I’ve been asked several times (usually by men) if my girl is my grand-daughter, or if I’m the nanny. I just smile and say, no she’s mine and often throw in an, “I’m just really old” type comment and then smile while they blush and walk off muttering apologies. The rudest anyone has been was a lady at a railway station in London who told me (after eavesdropping on a phone call I was making) that I was a fool for having a child late in life (I was 47 1/2 when I gave birth), and then asked if I’d done it to make sure I was looked after when I was older. It made me cross but it also made me laugh outloud much to her disapproval, how absurd, really nobody can count on being looked after by their children, and as far as I’m concerned nobody should. They are their own people and will head out into the world following their own journeys. Of course it would be wonderful to have that kind of relationship with Hope, but I’d never want to stop her from having adventures or make her feel obliged to stay around to take care of her elderly mother.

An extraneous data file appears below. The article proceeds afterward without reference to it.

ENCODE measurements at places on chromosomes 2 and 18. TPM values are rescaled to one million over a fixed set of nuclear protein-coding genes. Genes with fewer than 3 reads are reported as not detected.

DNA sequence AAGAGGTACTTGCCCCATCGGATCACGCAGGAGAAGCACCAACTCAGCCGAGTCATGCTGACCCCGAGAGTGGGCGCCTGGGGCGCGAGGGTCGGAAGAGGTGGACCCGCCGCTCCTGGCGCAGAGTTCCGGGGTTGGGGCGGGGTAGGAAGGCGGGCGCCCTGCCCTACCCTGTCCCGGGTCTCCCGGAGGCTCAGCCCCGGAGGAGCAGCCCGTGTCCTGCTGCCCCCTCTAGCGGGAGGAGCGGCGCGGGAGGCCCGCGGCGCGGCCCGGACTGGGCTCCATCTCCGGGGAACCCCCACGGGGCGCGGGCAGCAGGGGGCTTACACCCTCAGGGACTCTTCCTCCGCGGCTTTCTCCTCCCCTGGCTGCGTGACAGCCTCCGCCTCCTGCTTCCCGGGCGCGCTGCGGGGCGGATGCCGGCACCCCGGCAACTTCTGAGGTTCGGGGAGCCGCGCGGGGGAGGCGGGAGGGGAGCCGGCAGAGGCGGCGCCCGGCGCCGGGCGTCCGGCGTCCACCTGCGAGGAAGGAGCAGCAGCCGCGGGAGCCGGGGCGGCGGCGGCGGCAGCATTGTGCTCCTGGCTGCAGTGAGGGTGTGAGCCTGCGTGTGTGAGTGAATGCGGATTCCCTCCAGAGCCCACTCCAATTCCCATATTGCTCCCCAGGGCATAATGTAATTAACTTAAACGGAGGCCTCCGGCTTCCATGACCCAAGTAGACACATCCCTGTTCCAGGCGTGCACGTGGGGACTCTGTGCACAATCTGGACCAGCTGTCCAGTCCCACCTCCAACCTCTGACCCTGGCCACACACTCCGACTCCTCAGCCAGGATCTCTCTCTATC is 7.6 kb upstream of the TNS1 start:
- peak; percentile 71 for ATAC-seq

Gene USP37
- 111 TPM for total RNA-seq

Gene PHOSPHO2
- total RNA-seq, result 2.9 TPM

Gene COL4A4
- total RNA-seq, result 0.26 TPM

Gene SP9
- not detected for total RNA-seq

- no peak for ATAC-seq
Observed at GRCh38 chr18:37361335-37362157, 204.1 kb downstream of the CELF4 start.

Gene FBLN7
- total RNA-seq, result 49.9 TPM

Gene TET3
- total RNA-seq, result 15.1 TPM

Talking of relationships with mothers, I am blessed and fortunate to have a wonderful relationship with mine. It wasn’t always the case as I was a horrible teenager – petulant and moody – but over time we have become the closest of friends. Seeing her playing with my daughter, watching the relationship form between them and the days the three of us have spent together is quite probably the most precious time I have ever had in my life. She was an older mother too – 38 when I was born. And the love, patience and support she has given me have been unstinting. I’m only able to write this as she is sitting teaching my girl to conduct an orchestra of teddy bears with a wooden spoon while listening to a record of nursery rhymes.